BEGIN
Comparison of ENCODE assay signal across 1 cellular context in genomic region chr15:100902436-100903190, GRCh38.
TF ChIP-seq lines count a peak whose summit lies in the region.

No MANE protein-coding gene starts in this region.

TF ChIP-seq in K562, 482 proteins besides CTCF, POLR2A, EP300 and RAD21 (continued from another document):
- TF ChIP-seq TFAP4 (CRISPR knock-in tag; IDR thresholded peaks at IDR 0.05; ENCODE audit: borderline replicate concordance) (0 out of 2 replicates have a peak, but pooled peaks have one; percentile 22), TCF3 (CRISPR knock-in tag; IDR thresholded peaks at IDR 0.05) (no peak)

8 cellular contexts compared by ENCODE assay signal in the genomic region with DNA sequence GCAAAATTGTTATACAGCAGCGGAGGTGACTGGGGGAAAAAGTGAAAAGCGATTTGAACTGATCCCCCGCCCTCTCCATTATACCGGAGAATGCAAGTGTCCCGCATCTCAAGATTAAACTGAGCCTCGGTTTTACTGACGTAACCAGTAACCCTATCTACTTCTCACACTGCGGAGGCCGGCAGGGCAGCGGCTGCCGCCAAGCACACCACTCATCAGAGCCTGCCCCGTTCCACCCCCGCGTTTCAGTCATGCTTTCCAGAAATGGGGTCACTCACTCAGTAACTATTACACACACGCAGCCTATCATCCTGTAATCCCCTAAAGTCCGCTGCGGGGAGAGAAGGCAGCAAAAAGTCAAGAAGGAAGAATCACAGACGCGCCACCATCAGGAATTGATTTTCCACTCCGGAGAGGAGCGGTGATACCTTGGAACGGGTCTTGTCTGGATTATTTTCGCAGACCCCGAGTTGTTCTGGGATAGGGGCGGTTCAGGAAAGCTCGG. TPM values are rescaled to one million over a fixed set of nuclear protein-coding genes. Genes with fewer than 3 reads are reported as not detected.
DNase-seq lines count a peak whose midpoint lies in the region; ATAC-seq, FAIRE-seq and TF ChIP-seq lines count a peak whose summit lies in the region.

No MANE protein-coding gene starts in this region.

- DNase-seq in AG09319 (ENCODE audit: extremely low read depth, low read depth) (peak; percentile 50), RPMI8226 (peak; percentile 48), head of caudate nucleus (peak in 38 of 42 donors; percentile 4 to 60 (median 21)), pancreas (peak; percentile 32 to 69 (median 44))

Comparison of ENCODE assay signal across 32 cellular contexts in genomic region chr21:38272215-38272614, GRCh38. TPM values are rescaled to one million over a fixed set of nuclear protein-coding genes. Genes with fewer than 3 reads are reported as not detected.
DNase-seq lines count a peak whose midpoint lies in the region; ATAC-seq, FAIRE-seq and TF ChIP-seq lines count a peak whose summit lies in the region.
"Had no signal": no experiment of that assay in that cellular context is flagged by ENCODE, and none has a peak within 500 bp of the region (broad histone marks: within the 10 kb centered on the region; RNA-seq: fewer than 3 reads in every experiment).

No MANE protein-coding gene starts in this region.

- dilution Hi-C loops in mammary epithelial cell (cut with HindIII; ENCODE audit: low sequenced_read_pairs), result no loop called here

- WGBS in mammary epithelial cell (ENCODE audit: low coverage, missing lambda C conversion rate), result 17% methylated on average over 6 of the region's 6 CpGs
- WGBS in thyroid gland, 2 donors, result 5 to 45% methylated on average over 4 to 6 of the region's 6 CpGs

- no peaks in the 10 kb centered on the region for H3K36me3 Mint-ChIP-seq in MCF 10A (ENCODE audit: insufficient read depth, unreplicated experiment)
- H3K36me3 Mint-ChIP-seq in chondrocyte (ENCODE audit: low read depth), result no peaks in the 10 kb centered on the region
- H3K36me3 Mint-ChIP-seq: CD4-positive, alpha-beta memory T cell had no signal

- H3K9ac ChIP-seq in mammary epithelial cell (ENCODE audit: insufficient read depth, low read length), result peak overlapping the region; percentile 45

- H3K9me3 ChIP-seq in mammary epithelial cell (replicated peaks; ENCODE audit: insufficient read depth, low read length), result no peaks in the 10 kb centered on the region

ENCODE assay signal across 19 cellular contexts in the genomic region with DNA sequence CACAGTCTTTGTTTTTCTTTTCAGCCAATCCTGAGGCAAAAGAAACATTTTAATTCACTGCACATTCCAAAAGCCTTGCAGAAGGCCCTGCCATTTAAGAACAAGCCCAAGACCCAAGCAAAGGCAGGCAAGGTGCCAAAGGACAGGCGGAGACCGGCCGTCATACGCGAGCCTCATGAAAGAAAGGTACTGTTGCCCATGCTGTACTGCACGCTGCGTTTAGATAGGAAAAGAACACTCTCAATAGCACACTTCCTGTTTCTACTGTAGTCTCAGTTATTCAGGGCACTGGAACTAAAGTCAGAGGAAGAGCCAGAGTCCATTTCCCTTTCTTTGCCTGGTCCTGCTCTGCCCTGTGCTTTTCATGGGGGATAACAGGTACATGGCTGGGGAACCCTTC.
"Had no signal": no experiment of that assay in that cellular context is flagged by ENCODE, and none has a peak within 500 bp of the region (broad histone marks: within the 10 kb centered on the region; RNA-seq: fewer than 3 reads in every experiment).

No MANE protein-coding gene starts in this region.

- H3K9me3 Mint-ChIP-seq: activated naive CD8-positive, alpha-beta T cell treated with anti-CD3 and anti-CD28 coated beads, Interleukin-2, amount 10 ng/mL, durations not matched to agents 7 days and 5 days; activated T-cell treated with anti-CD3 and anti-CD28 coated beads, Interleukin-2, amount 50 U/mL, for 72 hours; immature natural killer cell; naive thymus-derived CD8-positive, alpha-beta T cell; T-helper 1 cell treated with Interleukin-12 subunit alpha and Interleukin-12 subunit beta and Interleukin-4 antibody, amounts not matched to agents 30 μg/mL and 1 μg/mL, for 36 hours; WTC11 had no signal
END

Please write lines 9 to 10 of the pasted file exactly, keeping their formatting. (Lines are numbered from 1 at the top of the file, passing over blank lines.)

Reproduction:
- DNase-seq in AG09319 (ENCODE audit: extremely low read depth, low read depth) (peak; percentile 50), RPMI8226 (peak; percentile 48), head of caudate nucleus (peak in 38 of 42 donors; percentile 4 to 60 (median 21)), pancreas (peak; percentile 32 to 69 (median 44))

Comparison of ENCODE assay signal across 32 cellular contexts in genomic region chr21:38272215-38272614, GRCh38. TPM values are rescaled to one million over a fixed set of nuclear protein-coding genes. Genes with fewer than 3 reads are reported as not detected.